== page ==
Relatives of 11 Cubans found at sea in a vintage car converted into a boat awaited word on their fate Thursday, as Cuban-American leaders urged the U.S. government not to send the group back to their homeland.
While the U.S. Coast Guard won't comment on interdictions, Cuban exile activists say the group found Tuesday on a seagoing 1950s-era Buick were still being held at sea until a decision was made on whether to send them home.
The group, discovered 10 miles from Marathon in the Florida Keys, faces a likely return to Cuba under U.S. immigration policy.
After the Cubans were found, the Coast Guard sank the vessel, said Alex Cruz, a spokesman for U.S. Rep. Ileana Ros-Lehtinen. The Republican congresswoman, a Cuban exile, requested on Wednesday that the vessel be saved as a piece of history.
The Coast Guard, which used machine gun fire to sink another vehicle-powered barge that tried to reach U.S. shores in July, refused Thursday to confirm the status of the tail-finned Buick.
Pilar Rodriguez, mother of Luis Grass Rodriguez, who helped transform the car into a boat, told The Associated Press she hoped the U.S. government would allow him to enter the country. She said her son has a U.S.-issued visa to enter legally but hasn't been allowed to leave Cuba by conventional means.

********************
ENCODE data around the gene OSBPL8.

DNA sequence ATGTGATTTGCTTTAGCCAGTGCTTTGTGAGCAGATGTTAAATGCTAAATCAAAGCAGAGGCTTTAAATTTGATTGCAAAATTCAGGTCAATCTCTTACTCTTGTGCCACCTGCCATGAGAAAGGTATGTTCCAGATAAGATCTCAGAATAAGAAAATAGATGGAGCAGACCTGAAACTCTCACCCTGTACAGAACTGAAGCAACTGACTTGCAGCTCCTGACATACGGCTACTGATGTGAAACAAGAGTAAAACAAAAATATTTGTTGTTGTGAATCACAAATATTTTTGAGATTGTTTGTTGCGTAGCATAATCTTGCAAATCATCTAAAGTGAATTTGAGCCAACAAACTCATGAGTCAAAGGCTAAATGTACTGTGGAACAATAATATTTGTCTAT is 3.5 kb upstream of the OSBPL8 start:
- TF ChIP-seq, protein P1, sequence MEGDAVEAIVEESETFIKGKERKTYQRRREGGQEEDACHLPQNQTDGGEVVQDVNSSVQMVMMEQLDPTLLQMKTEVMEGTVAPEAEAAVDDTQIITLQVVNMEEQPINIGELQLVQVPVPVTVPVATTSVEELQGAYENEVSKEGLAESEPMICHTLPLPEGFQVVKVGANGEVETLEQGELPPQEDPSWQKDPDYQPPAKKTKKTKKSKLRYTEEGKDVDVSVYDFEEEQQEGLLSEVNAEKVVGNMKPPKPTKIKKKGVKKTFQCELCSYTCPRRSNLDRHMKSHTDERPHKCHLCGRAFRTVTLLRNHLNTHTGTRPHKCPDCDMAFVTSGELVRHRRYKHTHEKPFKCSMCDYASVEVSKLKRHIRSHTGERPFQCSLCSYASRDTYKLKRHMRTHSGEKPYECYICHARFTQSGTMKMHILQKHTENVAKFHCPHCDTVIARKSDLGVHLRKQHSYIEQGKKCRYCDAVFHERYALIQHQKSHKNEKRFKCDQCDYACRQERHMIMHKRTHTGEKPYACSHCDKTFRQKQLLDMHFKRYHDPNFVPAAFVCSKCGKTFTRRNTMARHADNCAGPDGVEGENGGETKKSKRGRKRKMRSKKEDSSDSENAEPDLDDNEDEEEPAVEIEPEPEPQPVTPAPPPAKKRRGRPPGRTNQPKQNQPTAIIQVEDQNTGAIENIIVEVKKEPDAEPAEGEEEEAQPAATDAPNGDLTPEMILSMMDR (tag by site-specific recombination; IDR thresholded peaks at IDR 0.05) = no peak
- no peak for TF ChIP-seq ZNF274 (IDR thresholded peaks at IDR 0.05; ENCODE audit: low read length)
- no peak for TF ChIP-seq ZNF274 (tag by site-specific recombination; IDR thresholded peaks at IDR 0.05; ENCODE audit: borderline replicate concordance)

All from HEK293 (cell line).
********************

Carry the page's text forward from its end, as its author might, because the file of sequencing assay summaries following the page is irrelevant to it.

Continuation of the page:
"All we can do is wait and hope," said Rodriguez, who arrived in Miami from Cuba last month on a tourist visa and plans to return in May. "He doesn't like the political system there."
Joe Garcia, executive director of the Cuban American National Foundation, said his group had appealed to the U.S. State Department "in hopes they would give some humanitarian consideration" to the group, which includes five children.
The attempt was "a product of incredible ingenuity that is embarrassing to the regime," Garcia said Thursday.
U.S. Rep. Lincoln Diaz-Balart, a Republican from Miami, has also asked the State Department to allow Grass, his wife and son to enter the United States.
A State Department official declined comment Thursday.
Grass and another man on the boat, Marciel Basanta Lopez, had already failed in a previous effort to reach the United States in a similar vessel.
The two were sent back to Cuba in July after they failed to reach Florida in a 1951 Chevy pickup converted into a pontoon boat. They had been joined by 10 other people on that trip.
Under U.S. immigration policy, Cubans who reach U.S. shores generally are allowed to stay while those caught at sea are usually returned. Immigration officials interview Cubans intercepted at sea to determine if they have a credible fear of persecution at home, but most are still returned.
By Adrian Sainz